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New Hope businesses listed as distribution sites for far-right publication


New Hope has a reputation of being an inclusive and tolerant community. So when a free publication with the innocuous title “Our Town” was found stacked outside various business venues in New Hope, many saw it as just another free advertising publication.

But a closer look revealed it as a thin masquerade for long, venomous right-wing polemics, blasting liberals and people on “the left” as “enemies of our country’s values, culture and freedoms.”

Even more disconcerting, however, is that the highly polarized publication has a distribution list that includes several New Hope establishments that are seemingly unaware that they are listed as circulation sites.

They include Olive-n-Grape, Stephan House (which no longer exists as such), Villa Vito, C’est la Vie, Havana, The Landing, Hot Stuff and The Greenhouse. A quick visit to the establishments reveals that most if not all are unaware that they appear on a page listing 260 businesses in the region as unwitting distribution sites, including five in Lambertville, N.J.

“I just throw them in the trash,” said Glen Herder, an employee at the Olive-N-Grape on Bridge Street. Mike Lawson, manager at Olivia’s Bridge Street Inn across the street, does likewise, pointing to a pile of “Our Town” magazines in the trash.

“We’re listed as Stephan House, but that business no longer exists at this location,” he said. Next door at Villa Vito Restaurant, a stack of the magazines sat on an outdoor table near the front window, cockled by the damp and misty weather. Villa Vito was not yet open and no-one from the restaurant was available for comment.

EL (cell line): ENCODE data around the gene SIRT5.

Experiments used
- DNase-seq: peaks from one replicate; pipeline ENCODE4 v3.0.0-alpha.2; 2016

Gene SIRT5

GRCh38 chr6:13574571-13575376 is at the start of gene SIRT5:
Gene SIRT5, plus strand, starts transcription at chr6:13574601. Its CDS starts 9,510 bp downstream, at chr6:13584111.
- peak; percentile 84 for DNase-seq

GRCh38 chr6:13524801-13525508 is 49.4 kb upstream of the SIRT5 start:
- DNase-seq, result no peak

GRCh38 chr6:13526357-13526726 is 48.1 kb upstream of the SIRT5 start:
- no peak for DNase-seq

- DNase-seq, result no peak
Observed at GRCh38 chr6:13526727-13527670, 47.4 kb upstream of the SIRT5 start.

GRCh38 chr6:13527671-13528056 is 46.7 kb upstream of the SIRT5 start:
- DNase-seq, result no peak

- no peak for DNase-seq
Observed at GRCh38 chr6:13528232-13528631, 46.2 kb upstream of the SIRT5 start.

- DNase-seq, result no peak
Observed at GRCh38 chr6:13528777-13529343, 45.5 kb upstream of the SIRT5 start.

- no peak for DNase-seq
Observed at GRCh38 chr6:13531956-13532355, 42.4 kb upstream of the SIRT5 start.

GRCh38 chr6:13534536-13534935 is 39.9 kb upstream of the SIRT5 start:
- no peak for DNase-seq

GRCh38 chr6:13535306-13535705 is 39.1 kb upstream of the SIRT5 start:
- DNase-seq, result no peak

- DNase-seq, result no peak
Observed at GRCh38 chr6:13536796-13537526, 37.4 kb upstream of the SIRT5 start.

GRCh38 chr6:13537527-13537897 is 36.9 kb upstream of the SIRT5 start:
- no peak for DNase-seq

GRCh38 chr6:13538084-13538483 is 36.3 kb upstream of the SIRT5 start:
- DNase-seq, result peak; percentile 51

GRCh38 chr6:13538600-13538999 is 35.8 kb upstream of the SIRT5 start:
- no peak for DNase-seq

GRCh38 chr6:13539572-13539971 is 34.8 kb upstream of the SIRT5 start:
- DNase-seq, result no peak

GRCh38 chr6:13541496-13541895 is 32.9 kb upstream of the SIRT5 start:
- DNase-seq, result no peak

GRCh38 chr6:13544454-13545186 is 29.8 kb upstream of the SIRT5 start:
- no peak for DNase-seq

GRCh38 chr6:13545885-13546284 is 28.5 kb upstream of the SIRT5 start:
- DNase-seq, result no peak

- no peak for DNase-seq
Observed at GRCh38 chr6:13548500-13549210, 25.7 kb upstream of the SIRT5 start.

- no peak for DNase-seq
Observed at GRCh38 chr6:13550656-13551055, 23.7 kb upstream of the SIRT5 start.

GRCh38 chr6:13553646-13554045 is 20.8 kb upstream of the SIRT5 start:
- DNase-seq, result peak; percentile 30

The bi-monthly publication is a business run by Robert and Dorothy Beierle out of Newfoundland, Pa., which began franchise operations in January 2006. It contains incendiary rhetoric that is echoed by similar lengthy tomes on its Facebook Page “Our Town USA.”

In a community that celebrates its rich ethnic and cultural diversity, the rhetoric advanced in the pages of the magazine are particularly incongruous.

The page blasts immigrants – and while the Facebook page talks about rapes and murders, it is clear that it is less a measured discussion about criminal law than a xenophobic rant with statements made in the current issue warning of “an invading army” that would see the American flag torn down and replaced with a “South American flag.” (It should be mentioned that there is no “South American flag” but rather only flags from the 12 independent countries that comprise South America.)

In a village with a very active LGBTQ community, Beierle has also warned of sexual crimes against children that would result from enabling accommodations for transgendered people whom he referred to as sexual deviates and predators.

The general manager of Havana who asked to be identified simply as “Ernie” expressed incredulity when this journalist apprised him of the publications at Havana’s doorstep. He stated that given the culture of clients that the businesses on Main and Bridge streets cater to, the magazine seemed particularly inappropriate.

“We’re not political,” he said. “I don’t care about your race, creed, religion, sexual identity – nothing. We’re New Hope – come as you are and you are as you come. Just be a nice human being.”

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